What is Yoga?

What is yoga? Where did yoga come from? What is the point? What determines a “strong” or an “advanced” yoga practice?

As yoga becomes more and more popular the world over, and more and more people practice it in one form or another, an individual does not have to be a student of yoga at all, does not have to ever have set their foot on a yoga mat or into a yoga studio to have asked themselves, or another, any and or all of the questions above.

Perhaps a piqued curiosity of yoga led you to a local yoga studio like Shree and you excitedly jumped into a yoga practice without hesitation. However, most people who wish to answer these questions were probably more like me at the beginning of their yoga journey. Timid, shy, afraid to join the spandex-wearing crowd because of self imposed ideas of limitation leaving them feeling unfit to fit in.

Like most people who come to the mat I was encouraged to try it by many before I ever let my curiosity overcome my fear and allow an open minded perspective create new space in a mind that had previously been full of preconceived ideas of yoga being just about the stretching and the stretch pants. Nearly a decade ago when I began my yoga practice and I allowed myself to cross the threshold of fear into curiosity where I could begin to answer the aforementioned questions for myself the most logical place to seek out information was at a yoga studio. These days, in the age of high speed internet connections, researching and studying yoga and the variants between the many schools and philosophies of yoga has become not only more easily attained for the curious seeker, but also perhaps, even more confusing.  After all, where do you start?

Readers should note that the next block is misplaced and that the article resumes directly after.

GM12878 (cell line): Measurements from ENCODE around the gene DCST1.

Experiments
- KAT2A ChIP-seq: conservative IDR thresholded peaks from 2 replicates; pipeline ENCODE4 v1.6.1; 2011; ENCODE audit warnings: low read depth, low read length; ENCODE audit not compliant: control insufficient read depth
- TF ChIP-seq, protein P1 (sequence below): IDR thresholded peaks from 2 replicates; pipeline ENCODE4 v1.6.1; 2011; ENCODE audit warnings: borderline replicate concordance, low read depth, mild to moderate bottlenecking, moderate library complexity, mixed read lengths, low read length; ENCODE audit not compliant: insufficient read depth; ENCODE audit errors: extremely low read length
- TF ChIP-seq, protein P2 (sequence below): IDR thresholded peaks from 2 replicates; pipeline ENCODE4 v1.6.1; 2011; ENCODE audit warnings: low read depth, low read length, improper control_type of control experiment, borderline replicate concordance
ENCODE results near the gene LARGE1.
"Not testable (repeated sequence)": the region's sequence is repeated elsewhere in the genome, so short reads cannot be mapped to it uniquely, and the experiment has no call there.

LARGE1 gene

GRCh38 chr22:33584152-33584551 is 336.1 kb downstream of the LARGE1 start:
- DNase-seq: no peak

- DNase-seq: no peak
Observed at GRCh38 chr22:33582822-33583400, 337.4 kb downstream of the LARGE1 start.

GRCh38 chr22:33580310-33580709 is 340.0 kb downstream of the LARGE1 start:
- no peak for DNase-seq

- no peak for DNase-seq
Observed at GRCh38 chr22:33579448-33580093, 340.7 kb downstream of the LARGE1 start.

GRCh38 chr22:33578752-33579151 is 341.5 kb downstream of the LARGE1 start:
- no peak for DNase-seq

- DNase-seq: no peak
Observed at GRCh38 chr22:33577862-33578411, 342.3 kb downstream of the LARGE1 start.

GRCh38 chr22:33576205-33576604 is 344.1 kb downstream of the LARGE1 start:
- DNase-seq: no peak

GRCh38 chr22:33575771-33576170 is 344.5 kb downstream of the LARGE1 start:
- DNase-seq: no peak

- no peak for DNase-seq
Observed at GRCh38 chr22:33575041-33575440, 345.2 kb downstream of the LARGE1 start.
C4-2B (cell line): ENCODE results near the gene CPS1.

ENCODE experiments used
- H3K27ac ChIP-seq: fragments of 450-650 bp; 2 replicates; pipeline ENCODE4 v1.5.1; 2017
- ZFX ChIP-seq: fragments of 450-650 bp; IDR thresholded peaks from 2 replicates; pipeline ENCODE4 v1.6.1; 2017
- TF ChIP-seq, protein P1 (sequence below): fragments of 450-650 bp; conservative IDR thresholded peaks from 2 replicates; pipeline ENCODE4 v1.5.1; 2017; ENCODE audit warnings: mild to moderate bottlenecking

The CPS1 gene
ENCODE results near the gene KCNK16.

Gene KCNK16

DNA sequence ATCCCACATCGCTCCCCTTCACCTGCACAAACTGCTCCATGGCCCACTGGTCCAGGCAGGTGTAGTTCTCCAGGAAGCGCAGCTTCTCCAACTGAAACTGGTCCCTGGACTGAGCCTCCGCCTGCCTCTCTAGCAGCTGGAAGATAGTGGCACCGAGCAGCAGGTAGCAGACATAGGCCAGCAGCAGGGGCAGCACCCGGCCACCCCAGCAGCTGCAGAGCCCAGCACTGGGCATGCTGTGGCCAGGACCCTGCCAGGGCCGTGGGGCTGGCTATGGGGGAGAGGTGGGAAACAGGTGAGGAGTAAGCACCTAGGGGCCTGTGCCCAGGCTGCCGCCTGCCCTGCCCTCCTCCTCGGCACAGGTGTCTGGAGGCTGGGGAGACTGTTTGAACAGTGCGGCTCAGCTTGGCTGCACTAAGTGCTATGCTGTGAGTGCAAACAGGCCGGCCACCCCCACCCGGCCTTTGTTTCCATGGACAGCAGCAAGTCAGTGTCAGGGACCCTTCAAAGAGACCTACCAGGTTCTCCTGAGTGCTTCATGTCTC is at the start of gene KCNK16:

At the top of the Google search page for Yoga is a link to the home page for Yoga Journal, a magazine dedicated to the culture of the practice. Yoga Journal is a wonderful product that has served the yoga community for years and is a fantastically informative print magazine, as well as online version, yet does not concisely answer any of these questions previously stated. Next on the Google search engine page is the Wikipedia link for Yoga. Like Google and the many other wonderful bits of information that are readily at ones fingertips with the advent of high-speed internet Wikipedia has become a widely used resource, and for good reason, it quickly gets to the point.  At the top of the Yoga Wikipedia page, above the brief synopsis I have come to trust and rely on as the concise and generally accurate information I seek, however, is the following disclaimer.

“This article is about the umbrella term yoga which includes both religion, philosophy, and practices. For one of the six Hindu philosophy schools, see Rāja yoga. For the popular yoga that explains and emphasizes the physical practices or disciplines, see Hatha Yoga.”

In this disclaimer alone are eleven possible avenues of information one could venture down in order to answer the simple question, “What is yoga?” The Wikipedia synopsis translates the Sanskrit “Yoga” into it’s more literal meaning of “yoking together” rather than explain briefly what is yoked in Yoga and how. Should one continue to seek the answers to these simple questions via the World Wide Web, they will most definitely have the opportunity to become more informed, yet as I mentioned before, there is a great potential they will also become more confused.

Akin to the failings of finding viable and concise answers to these simple questions on the prodigious blogs and articles published daily on the internet and in publications like Yoga Journal, one may also find these answers hard to come by in a yoga classroom setting as well. This, in my opinion, is one of the greatest failings of the rapid growth and popularity of yoga in western culture today. Yes, the health benefits of Hatha Yoga (yoga in its physical form) are many and great, however the exercise is a tool to be used as a means to the end, and not the end itself.